One interesting activity Vietnamese often do while visiting pagodas and temples is fortune-telling - lots drawing - Vietnamese call that “Xin xam”. Those lots have short paragraph to forecast about one’s fortune in New Year. Most of them always enjoy this activity. If the forecast is good, they will feel happy and powerfull. If not, they will be careful on every act.
Anyway, this is a spiritually activity and most Vietnamese loves this. This activity not only happens on the first days but also last until the end day of the first month.
If you visit Vietname on these days, you will see the atmosphere Tet in pagodas or temples.

Monday, March 16, 2015

AAEE member introduction (Pushpa Gurung, Nepal)

<AAEE member introduction>
Pushpa Gurung (Nepal)
Hello everyone.
My name is Pushpa Gurung. And I'm an undergraduate student from Nepal. I would like to share about how I got to be the member of AAEE. Three years ago, I was teaching science in a British School named Shamrock School Nepal in Pokhara. Then the students of Japan who were the members of AAEE happened to visit our school. They did so many kinds of activities there which were mainly focused on exchanging educational views of youths in different countries, their cultures and also how they can help uneducated societies to get educated. So, I was very impressed with their activities and aims. Then I decided to join and help them out. I got the opportunity to meet the President of AAEE: Mr. Akinori Seki. We discussed about so many things. Then I got the chance to become a member of AAEE. And now I'm so happy to work with them. I would like to deliver my special gratitude to Akinori San and to all the members of AAEE. Yesterday a group of Japanese and German students who has just finished the exchange project in a remote village visited us in Pokhara and we really had a fun time (The photos was taken a week and 3 years ago. I'm in the middle, next to Mr.Seki) Thank you very much.

Saturday, March 7, 2015

Report of Poverty Challenge and Cultural Exchange Program Nepal, 2015

Report of Poverty Challenge and Cultural Exchange Program Nepal, 2015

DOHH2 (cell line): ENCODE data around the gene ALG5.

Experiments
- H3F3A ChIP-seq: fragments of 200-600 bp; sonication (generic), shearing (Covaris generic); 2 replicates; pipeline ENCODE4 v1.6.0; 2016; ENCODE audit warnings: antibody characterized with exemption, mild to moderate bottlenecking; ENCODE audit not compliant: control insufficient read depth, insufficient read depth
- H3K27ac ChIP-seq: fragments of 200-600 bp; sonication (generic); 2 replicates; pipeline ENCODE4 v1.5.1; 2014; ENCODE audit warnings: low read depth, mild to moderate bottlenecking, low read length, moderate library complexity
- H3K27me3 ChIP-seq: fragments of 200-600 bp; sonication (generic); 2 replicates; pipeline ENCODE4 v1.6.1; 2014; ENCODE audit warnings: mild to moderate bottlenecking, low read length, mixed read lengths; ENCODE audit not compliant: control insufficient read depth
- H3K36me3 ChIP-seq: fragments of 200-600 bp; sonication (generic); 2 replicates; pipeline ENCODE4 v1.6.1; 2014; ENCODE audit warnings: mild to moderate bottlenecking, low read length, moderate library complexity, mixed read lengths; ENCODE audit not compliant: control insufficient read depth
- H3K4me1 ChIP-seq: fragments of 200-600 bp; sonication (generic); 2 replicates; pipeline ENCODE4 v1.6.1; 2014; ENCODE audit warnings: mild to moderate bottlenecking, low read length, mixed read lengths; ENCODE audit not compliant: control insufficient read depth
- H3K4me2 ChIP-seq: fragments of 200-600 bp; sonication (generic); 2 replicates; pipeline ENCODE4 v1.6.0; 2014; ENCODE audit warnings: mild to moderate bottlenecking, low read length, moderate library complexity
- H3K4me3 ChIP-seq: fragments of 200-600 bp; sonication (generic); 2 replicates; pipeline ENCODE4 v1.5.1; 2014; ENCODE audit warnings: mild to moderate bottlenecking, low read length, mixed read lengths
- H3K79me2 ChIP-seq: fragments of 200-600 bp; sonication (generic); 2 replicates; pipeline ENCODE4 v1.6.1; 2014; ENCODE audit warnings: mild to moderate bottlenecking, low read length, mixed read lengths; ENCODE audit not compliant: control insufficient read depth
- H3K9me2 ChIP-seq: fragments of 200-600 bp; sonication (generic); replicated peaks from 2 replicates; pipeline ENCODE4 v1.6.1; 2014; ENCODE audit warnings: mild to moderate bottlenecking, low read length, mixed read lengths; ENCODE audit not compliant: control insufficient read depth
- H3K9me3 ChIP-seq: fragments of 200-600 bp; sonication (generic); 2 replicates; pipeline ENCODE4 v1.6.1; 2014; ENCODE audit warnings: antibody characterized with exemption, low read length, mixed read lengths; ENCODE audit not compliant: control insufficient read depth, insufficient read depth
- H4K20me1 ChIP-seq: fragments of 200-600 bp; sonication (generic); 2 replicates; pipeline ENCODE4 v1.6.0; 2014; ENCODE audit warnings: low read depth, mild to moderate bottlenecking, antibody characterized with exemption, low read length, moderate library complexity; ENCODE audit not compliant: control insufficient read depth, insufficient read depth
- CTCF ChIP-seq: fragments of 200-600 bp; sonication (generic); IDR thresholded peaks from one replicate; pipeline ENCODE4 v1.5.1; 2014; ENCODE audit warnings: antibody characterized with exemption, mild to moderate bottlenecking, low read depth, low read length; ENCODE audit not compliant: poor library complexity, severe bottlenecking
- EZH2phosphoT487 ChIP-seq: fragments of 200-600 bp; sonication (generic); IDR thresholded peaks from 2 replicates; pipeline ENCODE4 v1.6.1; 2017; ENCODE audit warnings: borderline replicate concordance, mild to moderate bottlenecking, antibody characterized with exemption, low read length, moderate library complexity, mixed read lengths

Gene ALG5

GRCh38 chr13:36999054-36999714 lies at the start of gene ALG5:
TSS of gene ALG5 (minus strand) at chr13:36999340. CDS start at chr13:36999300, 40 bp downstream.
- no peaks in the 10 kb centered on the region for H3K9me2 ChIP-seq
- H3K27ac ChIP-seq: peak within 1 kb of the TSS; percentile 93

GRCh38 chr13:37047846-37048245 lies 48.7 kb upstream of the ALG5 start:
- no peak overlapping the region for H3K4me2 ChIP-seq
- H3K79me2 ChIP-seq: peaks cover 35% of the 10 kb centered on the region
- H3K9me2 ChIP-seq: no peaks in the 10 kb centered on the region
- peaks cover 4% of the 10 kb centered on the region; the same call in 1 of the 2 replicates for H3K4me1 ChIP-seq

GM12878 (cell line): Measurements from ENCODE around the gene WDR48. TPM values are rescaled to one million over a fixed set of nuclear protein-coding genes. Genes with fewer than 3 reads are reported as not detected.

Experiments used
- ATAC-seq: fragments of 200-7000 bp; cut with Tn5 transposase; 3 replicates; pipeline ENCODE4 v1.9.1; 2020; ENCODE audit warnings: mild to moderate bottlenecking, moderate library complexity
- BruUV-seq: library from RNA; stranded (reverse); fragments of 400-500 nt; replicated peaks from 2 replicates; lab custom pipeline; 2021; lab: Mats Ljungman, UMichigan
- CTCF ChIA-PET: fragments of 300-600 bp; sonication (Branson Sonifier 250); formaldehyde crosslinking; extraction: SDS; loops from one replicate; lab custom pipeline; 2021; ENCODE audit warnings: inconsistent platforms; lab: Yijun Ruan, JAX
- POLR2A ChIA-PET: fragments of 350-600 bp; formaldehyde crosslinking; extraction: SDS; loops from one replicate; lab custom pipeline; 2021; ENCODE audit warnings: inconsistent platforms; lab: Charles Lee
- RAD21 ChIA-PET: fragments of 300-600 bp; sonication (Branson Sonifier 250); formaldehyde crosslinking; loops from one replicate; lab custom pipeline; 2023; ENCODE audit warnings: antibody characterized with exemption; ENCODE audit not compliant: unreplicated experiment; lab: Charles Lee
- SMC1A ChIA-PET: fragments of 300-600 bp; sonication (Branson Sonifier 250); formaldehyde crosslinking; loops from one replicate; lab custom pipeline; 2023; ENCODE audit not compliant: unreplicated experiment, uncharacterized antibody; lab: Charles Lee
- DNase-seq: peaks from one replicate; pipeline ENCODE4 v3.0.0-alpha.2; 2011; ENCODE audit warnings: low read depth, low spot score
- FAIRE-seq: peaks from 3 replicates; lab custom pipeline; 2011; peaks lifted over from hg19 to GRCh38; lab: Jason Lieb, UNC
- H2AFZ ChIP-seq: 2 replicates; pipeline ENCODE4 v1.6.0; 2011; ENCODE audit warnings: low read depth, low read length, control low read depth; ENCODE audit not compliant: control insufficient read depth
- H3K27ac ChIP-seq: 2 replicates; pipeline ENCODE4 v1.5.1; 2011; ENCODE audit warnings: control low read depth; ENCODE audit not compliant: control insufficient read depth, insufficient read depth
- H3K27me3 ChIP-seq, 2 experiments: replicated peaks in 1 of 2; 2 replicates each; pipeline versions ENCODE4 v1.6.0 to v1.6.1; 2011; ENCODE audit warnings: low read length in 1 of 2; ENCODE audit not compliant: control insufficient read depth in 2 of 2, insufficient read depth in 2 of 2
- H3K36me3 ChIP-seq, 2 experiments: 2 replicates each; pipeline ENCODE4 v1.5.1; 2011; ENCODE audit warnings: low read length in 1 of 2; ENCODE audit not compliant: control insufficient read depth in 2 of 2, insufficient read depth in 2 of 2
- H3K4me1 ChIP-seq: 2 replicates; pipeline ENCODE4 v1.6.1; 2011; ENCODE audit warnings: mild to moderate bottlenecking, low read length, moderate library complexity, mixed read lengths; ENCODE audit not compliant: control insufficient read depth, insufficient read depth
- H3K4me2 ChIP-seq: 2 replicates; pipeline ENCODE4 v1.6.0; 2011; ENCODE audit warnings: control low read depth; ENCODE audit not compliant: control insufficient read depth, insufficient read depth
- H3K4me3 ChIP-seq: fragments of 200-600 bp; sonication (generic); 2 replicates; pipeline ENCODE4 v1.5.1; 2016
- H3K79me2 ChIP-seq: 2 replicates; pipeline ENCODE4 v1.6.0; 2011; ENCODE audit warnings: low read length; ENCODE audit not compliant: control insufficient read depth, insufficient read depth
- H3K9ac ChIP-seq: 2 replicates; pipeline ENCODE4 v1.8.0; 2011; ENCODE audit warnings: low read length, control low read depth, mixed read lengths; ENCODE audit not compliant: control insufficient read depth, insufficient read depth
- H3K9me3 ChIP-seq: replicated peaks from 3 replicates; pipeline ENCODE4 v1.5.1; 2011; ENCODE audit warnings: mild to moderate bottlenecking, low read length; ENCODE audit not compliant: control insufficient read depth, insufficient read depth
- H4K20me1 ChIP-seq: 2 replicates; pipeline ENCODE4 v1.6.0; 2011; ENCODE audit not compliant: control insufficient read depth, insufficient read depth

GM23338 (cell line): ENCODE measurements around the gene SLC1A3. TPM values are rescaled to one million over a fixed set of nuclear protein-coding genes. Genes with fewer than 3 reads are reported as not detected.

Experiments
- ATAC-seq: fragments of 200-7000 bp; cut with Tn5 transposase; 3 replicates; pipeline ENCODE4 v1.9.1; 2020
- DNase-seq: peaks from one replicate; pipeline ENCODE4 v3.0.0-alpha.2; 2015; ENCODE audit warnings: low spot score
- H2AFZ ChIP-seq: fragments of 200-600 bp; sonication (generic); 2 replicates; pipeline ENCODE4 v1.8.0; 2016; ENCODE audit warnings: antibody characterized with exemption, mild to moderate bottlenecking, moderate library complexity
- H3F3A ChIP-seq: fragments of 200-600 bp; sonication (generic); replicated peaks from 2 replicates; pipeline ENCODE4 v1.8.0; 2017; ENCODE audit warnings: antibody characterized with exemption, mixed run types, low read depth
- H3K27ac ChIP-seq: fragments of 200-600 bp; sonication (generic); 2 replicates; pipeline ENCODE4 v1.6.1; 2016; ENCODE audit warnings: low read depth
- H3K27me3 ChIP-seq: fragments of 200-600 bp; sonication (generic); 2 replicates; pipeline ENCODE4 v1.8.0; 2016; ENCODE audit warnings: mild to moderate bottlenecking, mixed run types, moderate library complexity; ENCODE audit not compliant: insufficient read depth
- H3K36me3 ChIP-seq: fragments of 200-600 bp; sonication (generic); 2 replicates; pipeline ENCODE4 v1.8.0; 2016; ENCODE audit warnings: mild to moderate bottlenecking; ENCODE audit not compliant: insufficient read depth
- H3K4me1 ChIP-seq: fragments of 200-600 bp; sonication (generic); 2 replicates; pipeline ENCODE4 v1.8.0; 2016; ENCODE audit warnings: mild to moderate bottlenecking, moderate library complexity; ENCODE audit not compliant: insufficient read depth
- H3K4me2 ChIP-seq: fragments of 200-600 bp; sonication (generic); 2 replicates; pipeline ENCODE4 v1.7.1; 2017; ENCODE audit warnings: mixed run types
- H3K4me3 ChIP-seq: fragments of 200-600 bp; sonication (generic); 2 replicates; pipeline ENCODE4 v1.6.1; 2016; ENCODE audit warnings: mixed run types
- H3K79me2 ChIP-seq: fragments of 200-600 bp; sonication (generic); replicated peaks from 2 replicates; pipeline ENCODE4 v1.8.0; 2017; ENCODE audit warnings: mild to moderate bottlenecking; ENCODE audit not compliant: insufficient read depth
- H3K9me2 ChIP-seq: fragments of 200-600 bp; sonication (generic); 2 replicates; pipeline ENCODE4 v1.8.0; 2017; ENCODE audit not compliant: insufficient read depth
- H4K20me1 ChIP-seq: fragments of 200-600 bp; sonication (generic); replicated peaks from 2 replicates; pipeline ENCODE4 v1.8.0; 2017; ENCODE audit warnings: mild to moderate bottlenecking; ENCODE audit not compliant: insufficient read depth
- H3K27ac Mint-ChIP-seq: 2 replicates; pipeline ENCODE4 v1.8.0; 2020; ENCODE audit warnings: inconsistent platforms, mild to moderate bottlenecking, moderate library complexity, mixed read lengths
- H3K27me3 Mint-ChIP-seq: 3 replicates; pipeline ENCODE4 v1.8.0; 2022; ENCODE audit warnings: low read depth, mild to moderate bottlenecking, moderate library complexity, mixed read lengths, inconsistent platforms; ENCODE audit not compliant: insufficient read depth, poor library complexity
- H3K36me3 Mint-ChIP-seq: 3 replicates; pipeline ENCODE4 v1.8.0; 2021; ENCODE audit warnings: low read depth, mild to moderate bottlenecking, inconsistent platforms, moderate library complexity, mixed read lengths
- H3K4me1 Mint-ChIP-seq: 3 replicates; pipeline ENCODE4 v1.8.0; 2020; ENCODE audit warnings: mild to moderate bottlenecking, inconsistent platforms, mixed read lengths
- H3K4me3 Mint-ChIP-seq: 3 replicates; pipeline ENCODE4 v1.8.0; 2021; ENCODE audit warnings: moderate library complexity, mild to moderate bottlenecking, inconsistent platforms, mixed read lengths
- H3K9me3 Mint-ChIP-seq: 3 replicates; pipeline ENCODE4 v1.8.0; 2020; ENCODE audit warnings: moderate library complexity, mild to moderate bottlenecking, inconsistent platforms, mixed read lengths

<March 6th>
It was the last day of the Japanese participants at the Maidan village. After the early meeting, everyone went to work at the workplace for the watertank . However, due to heavy rainfall the participant had to return to the guesthouse. In the afternoon after the rain stopped, they conducted sports festival in the school of the village. Children enjoyed different games like Catch the tail, tug of war, horsejump, dodgeball and so on. After having good time with the school students participants went to their respective homestay to enjoy the last night with their host family. Then, early morning participants left the village for Tansen. During the last moments at village everyone was very emotional and they bid goodbyes with the tears in their eyes.

Friday, March 6, 2015

Report of Poverty Challenge and Cultural Exchange Program Nepal, 2015

Report of Poverty Challenge and Cultural Exchange Program Nepal, 2015
<March 5th>
After completing the meeting participants today were not working whereas it was the day for celebration amongst villagers and members. Choosing the auspicious day of Holi, together the villagers conducted the program of Japanese food festival in the afternoon and a farewell party from the side of villagers. The preparation of food started from about 11:30 am in the morning. Villagers also helped the participants to cook the Japanese dishes though they couldn’t get the proper idea of what they were making. It perfectly depicted the emotions which Japanese members and villagers shared for each other.
It was about evening when Japanese participant cut the pig brought by villagers in village’s volleyball court. Then the pig was cut and cooked. All villagers and Japanese participants together enjoyed the Japanese dishes and Nepali dish together. In the program itself the leader of FIWC’s group handed over the money to the village head Mr. Mohan which will be used in village work in the future. After that, villagers performed traditional dance of Magar( one of the ethnic group of Nepal) and Japanese performed the Japanese dances. The celebration went till about 9pm and then the participants went to their own homestays to sleep.

Thursday, March 5, 2015

Report of Poverty Challenge and Cultural Exchange Program Nepal, 2015

Report of Poverty Challenge and Cultural Exchange Program Nepal, 2015
<March 4th>
By the end of regular meeting at 7am in the morning, the participants of FIWC and AAEE were enthusiastic to go to the workplace because some of the materials had already arrived on that day. However, by the time they reached to workplace it started raining heavily and thus everyone had to return back. During the time it rained, Japanese participants practiced their dance for the cultural program. At about 12pm noon the rain stopped at everyone went back to the work. Since, the materials had arrived on that day, the task of mixing the cement with chemicals for putting over the laid stone was done on that day. The villagers, workers and participants together first mixed the solution in cement with pebbles and then helped in putting the cement and finally collected the pebbles. At last, everyone took a picture together and then after the evening meeting, participants went to their respective homestays.